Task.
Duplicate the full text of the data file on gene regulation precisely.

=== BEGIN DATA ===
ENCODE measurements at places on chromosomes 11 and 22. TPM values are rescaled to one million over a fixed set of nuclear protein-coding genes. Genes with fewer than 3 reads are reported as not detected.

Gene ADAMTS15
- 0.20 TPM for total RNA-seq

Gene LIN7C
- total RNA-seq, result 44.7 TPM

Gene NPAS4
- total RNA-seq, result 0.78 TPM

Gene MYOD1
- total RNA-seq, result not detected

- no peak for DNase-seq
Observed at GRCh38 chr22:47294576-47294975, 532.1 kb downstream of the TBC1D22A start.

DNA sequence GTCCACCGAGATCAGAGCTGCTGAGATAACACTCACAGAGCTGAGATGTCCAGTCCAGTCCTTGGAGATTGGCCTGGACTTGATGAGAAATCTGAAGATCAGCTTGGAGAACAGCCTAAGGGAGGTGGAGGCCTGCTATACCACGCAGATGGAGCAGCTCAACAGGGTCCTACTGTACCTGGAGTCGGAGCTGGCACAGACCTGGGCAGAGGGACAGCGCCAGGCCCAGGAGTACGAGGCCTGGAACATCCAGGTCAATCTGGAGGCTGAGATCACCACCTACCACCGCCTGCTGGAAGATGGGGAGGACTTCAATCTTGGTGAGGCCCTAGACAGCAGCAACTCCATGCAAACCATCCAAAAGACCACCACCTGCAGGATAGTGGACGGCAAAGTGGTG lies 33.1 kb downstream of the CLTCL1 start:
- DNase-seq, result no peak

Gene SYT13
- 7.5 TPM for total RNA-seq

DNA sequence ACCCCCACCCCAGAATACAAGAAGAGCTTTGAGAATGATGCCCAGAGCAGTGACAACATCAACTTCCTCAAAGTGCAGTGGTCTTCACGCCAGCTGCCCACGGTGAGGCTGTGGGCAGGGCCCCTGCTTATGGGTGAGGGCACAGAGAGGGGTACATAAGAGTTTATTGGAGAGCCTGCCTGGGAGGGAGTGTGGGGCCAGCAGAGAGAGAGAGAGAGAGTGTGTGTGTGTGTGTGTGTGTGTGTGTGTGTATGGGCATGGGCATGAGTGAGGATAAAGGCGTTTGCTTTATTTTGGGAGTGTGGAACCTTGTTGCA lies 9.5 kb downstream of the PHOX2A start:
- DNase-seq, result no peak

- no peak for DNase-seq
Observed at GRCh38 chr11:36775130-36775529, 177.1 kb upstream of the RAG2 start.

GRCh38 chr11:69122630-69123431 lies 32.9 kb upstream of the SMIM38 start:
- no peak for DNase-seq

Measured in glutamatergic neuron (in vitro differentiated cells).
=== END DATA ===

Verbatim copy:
ENCODE measurements at places on chromosomes 11 and 22. TPM values are rescaled to one million over a fixed set of nuclear protein-coding genes. Genes with fewer than 3 reads are reported as not detected.

Gene ADAMTS15
- 0.20 TPM for total RNA-seq

Gene LIN7C
- total RNA-seq, result 44.7 TPM

Gene NPAS4
- total RNA-seq, result 0.78 TPM

Gene MYOD1
- total RNA-seq, result not detected

- no peak for DNase-seq
Observed at GRCh38 chr22:47294576-47294975, 532.1 kb downstream of the TBC1D22A start.

DNA sequence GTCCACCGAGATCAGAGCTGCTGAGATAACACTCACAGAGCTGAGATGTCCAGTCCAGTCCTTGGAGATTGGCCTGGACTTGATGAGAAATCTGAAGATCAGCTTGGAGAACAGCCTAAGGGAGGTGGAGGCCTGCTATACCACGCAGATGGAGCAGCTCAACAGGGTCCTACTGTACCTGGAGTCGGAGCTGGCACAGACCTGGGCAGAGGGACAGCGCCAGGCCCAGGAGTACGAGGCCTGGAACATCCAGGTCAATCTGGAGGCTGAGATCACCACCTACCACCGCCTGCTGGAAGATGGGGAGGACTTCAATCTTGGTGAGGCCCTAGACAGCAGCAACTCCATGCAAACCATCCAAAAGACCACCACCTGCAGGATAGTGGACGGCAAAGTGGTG lies 33.1 kb downstream of the CLTCL1 start:
- DNase-seq, result no peak

Gene SYT13
- 7.5 TPM for total RNA-seq

DNA sequence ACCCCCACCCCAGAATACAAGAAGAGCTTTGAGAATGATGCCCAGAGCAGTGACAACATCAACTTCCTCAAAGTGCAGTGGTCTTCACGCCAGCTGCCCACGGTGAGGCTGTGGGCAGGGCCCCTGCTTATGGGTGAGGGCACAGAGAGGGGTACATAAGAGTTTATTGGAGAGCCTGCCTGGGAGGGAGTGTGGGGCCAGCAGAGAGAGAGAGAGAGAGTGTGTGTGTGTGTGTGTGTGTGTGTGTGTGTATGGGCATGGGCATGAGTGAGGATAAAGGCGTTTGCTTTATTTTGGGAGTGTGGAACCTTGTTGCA lies 9.5 kb downstream of the PHOX2A start:
- DNase-seq, result no peak

- no peak for DNase-seq
Observed at GRCh38 chr11:36775130-36775529, 177.1 kb upstream of the RAG2 start.

GRCh38 chr11:69122630-69123431 lies 32.9 kb upstream of the SMIM38 start:
- no peak for DNase-seq

Measured in glutamatergic neuron (in vitro differentiated cells).